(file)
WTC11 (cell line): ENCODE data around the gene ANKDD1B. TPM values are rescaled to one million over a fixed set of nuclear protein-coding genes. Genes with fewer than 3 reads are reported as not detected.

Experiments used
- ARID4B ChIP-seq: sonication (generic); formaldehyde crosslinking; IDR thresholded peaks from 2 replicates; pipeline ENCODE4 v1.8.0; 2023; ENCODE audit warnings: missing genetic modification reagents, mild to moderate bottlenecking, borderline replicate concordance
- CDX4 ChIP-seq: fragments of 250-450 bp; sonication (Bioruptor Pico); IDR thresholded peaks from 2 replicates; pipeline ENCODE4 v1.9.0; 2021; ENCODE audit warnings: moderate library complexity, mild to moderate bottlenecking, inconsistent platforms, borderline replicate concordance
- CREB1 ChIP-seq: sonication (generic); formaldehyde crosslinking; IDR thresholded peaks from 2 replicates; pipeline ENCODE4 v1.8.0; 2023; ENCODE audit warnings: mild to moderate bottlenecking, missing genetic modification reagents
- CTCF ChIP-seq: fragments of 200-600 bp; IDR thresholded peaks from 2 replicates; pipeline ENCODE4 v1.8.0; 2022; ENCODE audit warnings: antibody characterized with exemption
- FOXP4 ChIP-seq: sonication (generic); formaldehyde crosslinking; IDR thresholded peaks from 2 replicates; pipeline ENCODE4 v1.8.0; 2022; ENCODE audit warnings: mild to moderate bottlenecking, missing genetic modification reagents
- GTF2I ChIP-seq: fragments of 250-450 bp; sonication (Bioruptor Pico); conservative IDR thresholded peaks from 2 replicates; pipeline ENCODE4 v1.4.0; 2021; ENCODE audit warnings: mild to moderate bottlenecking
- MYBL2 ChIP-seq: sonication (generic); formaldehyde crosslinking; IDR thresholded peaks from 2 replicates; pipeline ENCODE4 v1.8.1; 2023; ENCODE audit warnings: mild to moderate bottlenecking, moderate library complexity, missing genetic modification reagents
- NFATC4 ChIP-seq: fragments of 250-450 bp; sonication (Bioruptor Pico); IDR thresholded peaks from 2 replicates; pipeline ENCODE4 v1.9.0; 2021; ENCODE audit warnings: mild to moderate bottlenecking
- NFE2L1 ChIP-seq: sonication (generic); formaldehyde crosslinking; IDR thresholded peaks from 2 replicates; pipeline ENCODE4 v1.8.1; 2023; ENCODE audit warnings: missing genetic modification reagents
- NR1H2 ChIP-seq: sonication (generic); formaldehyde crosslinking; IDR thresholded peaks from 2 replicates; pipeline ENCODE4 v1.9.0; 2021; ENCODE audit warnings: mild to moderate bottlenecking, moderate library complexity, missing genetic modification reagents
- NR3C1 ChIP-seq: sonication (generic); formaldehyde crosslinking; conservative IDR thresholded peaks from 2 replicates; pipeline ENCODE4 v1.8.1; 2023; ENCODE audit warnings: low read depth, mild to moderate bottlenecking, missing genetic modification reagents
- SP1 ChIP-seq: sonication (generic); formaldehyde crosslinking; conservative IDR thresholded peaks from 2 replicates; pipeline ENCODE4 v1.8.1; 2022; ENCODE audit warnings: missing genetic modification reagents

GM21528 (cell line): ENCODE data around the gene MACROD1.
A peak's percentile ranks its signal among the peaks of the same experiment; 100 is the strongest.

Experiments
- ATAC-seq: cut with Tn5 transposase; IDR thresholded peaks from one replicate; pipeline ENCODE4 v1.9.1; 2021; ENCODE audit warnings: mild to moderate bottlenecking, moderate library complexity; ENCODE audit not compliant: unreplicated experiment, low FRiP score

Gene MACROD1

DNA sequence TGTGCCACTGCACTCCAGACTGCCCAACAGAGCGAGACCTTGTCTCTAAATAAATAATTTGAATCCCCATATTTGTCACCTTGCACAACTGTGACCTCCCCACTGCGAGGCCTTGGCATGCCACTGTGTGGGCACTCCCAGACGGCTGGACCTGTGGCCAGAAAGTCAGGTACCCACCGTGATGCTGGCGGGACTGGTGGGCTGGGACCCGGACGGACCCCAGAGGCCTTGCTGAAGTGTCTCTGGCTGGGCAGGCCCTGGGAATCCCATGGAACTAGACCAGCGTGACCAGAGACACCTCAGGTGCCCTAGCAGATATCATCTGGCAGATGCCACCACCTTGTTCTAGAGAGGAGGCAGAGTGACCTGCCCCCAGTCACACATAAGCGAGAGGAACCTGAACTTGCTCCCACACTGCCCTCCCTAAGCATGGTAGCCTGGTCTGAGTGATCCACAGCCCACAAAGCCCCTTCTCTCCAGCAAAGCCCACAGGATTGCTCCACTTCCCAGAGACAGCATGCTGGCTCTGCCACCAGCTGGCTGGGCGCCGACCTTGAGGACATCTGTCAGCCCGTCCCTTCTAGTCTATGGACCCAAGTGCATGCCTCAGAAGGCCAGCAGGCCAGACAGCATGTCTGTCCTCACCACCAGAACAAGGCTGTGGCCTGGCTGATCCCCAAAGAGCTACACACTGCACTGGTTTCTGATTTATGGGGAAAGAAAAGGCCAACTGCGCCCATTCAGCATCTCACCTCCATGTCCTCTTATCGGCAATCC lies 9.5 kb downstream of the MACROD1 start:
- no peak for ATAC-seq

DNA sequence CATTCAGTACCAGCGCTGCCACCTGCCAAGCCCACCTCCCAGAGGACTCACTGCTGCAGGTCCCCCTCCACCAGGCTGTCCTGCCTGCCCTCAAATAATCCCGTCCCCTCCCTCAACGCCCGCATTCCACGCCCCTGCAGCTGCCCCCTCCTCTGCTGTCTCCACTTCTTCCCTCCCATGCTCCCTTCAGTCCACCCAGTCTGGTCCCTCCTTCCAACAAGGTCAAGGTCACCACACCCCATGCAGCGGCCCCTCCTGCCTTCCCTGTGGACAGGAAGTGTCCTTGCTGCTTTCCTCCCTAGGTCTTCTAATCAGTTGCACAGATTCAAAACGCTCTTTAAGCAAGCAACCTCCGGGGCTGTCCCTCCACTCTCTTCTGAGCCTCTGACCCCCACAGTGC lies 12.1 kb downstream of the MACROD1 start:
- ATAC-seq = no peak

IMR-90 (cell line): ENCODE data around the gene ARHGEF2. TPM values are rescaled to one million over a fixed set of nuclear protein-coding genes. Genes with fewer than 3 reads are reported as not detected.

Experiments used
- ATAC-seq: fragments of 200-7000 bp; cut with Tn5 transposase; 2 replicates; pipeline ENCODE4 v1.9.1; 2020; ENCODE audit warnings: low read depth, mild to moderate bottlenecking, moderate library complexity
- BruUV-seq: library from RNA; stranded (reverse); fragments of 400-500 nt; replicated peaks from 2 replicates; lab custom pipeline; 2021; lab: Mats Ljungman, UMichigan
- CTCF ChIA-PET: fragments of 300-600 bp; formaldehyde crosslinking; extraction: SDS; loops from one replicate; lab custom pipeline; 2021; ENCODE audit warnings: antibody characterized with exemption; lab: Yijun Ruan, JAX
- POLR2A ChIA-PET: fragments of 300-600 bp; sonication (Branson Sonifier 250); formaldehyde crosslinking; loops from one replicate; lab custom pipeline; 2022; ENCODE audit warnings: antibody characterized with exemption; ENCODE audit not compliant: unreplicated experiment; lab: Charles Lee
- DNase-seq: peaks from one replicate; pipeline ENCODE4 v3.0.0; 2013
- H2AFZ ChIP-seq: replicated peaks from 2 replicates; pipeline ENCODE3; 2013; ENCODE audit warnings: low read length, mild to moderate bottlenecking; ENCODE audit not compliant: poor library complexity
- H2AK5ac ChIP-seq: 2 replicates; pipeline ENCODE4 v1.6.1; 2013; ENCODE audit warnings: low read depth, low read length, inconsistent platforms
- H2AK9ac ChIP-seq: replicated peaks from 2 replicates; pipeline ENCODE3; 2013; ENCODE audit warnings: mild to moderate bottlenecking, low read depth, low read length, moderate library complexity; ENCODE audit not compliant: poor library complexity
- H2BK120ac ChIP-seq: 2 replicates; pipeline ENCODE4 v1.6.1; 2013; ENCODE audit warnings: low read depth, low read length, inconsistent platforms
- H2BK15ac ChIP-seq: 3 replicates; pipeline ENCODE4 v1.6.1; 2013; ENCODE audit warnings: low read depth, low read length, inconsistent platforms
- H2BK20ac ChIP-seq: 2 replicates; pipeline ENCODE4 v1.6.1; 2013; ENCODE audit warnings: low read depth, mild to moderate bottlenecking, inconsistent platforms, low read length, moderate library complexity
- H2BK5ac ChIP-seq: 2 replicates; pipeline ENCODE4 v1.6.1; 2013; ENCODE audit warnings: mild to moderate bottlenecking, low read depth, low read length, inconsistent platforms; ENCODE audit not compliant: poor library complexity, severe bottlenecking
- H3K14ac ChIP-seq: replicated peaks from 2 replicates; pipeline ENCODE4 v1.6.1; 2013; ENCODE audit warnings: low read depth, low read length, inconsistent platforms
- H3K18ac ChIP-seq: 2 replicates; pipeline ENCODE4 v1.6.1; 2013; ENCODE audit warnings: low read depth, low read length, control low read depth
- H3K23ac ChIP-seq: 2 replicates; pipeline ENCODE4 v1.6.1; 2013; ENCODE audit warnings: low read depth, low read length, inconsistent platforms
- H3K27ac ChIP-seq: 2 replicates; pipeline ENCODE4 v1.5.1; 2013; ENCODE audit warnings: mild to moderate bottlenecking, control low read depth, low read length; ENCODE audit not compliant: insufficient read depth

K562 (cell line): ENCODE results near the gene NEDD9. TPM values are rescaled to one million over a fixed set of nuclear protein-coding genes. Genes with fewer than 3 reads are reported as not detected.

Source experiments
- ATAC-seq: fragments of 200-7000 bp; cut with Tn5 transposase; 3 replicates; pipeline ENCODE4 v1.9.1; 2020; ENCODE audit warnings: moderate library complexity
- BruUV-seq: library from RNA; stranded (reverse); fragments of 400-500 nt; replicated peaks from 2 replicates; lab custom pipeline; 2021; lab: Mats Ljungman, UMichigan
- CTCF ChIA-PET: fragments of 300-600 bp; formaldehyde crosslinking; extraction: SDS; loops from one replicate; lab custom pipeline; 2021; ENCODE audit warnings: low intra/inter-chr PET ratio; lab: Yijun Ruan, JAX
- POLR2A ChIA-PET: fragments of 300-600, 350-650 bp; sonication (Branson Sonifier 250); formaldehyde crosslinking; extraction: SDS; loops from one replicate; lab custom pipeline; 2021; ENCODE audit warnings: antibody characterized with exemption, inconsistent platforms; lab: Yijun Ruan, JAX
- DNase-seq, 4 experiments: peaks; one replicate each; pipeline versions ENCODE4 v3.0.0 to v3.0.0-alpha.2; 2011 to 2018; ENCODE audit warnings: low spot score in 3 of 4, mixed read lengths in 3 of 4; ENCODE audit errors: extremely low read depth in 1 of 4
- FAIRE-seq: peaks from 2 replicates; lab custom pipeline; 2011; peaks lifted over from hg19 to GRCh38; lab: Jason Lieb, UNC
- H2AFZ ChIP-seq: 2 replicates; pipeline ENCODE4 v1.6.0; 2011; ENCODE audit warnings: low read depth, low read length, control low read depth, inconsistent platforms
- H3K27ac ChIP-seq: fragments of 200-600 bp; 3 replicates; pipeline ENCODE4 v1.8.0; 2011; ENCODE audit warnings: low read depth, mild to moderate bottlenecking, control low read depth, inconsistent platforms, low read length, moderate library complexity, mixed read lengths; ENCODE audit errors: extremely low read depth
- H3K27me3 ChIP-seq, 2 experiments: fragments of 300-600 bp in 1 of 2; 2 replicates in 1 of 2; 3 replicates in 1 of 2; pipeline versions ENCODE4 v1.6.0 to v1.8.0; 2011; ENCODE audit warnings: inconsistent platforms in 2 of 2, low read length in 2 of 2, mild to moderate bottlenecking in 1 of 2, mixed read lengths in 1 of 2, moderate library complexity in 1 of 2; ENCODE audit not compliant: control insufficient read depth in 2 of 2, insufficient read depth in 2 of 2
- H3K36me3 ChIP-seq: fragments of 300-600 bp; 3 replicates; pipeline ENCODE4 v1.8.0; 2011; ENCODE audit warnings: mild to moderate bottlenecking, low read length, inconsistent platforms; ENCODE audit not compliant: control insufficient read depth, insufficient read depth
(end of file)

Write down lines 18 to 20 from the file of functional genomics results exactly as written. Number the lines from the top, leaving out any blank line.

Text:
- ATAC-seq: cut with Tn5 transposase; IDR thresholded peaks from one replicate; pipeline ENCODE4 v1.9.1; 2021; ENCODE audit warnings: mild to moderate bottlenecking, moderate library complexity; ENCODE audit not compliant: unreplicated experiment, low FRiP score

Gene MACROD1

DNA sequence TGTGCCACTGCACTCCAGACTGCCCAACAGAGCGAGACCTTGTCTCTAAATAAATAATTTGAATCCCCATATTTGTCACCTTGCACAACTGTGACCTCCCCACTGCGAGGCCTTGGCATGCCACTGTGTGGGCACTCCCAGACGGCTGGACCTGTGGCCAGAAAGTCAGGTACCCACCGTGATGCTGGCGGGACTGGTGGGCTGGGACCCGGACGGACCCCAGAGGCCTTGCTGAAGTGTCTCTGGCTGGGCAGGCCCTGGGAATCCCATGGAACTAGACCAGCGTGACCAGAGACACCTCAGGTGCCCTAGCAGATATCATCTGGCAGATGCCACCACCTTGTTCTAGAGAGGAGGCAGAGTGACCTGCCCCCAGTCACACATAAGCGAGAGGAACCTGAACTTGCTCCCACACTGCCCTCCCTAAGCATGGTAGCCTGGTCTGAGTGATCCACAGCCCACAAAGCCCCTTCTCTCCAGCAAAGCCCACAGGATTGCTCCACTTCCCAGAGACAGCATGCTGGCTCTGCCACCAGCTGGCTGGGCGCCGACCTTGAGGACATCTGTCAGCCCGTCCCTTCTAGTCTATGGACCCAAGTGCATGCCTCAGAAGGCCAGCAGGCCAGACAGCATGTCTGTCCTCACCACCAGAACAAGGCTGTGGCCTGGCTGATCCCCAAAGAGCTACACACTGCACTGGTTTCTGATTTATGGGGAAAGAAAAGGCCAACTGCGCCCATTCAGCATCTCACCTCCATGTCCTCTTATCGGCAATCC lies 9.5 kb downstream of the MACROD1 start: